Who We Are: As a committee of the EGRPS PTA Council, the Legislative Committee comprises parents, teachers, and Board of Education members.  The Superintendent and Assistant Superintendent of Business, while not members of the committee, regularly attend our meetings so that we can share information and work collaboratively to set and advance legislative priorities that benefit EGRPS.  The Committee provides information to EGRPS families through the PTA Blasts and the blog; regularly communicates with state legislators and mobilizes other parents to do so; and supports similar grassroots parent advocacy groups in school districts across the state.

Friday, April 19, 2013

Education reform group -- calling itself "skunk works" -- developing plans for "value schools"

Education reform group forges voucher-like plan for Michigan
Thu, Apr 18
Lansing — A secret work group that includes top aides to Gov. Rick Snyder has been meeting since December to develop a lower-cost model for K-12 public education with a funding mechanism that resembles school vouchers.
The education reform advisory team has dubbed itself a "skunk works" project working outside of the government bureaucracy and education establishment with a goal of creating a "value school" that costs $5,000 per child annually to operate, according to meeting minutes and reports obtained by The Detroit News.
The records show designers of the "value school" are in talks with Bay Mills Community College about opening a technology-centric charter school by August 2014. The school would seek to maximize the roughly $7,000 annual per-pupil funding regular schools get from taxpayers by applying "concepts familiar in the private sector — getting higher value for less money."
Other records distributed to group members indicate they want to explore using fewer teachers and more instruction through long-distance video conferencing. Each "value school" student would receive a "Michigan Education Card" to pay for their "tuition" — similar to the electronic benefits transfer used to distribute food stamps and cash assistance for the poor.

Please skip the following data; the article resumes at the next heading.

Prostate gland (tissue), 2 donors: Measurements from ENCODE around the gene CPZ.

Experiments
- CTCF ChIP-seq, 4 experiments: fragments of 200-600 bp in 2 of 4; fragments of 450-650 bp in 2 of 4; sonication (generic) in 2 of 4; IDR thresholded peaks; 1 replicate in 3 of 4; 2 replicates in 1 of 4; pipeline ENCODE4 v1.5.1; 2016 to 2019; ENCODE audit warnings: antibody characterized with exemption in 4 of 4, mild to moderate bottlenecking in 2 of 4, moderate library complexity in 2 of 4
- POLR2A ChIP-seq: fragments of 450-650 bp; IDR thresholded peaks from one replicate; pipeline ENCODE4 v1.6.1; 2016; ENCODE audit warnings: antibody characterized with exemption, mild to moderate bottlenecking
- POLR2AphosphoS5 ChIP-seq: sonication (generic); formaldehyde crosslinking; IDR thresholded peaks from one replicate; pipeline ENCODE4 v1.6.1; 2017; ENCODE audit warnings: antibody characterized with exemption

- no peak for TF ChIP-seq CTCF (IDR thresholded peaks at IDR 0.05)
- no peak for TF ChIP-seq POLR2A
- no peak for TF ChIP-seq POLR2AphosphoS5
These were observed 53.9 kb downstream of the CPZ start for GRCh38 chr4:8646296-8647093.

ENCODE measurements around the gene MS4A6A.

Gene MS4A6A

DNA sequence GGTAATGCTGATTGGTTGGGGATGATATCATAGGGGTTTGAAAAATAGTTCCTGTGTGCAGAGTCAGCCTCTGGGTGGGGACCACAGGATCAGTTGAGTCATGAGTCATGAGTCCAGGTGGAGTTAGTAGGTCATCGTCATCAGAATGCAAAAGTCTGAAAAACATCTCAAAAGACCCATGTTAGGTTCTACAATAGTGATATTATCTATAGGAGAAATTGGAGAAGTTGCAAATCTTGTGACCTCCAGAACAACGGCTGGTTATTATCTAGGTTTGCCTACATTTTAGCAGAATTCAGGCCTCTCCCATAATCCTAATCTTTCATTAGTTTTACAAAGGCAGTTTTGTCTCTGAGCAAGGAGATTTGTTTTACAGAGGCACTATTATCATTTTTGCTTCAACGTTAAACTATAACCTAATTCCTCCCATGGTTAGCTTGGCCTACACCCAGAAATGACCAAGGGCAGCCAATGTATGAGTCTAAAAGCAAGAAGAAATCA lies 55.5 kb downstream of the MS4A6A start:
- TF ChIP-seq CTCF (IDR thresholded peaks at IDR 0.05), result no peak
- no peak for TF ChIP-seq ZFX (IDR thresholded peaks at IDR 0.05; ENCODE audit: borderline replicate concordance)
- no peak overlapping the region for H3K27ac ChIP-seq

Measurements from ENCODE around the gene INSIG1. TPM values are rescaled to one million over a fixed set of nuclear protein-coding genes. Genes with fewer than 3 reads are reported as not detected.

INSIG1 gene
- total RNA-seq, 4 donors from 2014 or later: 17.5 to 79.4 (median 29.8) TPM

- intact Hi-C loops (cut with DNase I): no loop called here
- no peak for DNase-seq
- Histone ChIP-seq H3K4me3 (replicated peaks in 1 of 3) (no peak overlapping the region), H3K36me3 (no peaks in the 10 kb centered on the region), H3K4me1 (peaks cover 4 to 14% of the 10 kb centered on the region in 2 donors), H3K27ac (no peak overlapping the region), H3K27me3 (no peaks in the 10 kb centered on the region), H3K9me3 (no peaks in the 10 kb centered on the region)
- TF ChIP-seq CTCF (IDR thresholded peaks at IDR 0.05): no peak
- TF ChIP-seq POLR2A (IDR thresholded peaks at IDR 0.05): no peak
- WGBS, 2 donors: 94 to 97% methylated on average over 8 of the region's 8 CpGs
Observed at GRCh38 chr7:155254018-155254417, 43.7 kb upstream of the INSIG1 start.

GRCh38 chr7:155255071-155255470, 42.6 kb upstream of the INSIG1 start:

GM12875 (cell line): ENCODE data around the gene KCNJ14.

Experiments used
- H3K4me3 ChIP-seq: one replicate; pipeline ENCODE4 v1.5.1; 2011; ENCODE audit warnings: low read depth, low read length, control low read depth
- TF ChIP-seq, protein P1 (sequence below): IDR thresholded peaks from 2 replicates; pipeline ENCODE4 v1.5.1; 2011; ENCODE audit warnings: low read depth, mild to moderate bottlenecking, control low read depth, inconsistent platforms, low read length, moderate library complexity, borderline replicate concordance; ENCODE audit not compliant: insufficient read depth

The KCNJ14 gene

Students could use leftover money on the "EduCard" for high school Advanced Placement courses, music lessons, sport team fees, remedial education or cyber courses, according to an outline of the advisory team's agenda.
Snyder confirmed Thursday the existence of the work group, but told The News "there is not a specific outcome" for the project.
The Republican governor has urged changing how education is delivered by having tax dollars follow the student instead of locking them into a traditional classroom setting and school year.
"It wasn't a directive of the governor," Snyder spokeswoman Sara Wurfel said, "but he's always interested in seeing what people can come up with" in education innovation.
The group's minutes indicate members planned to pitch their concept to Snyder this month ahead of the Governor's Education Summit on Monday in East Lansing.
But Snyder's chief information officer, David Behen, who leads the group, said it has experienced "a bunch of false starts" and is not ready.
"It's in line with what he wants to do, though," Behen said of the project's focus.
The initiative is "very unnerving" given the history of Lansing lawyer Richard McLellan, a work group member, in pursuing vouchers, said John Austin, president of the State Board of Education, who was unaware of the "skunk works" project. A voucher system lets parents use tax dollars to choose between private and public schools — something prohibited by the state Constitution.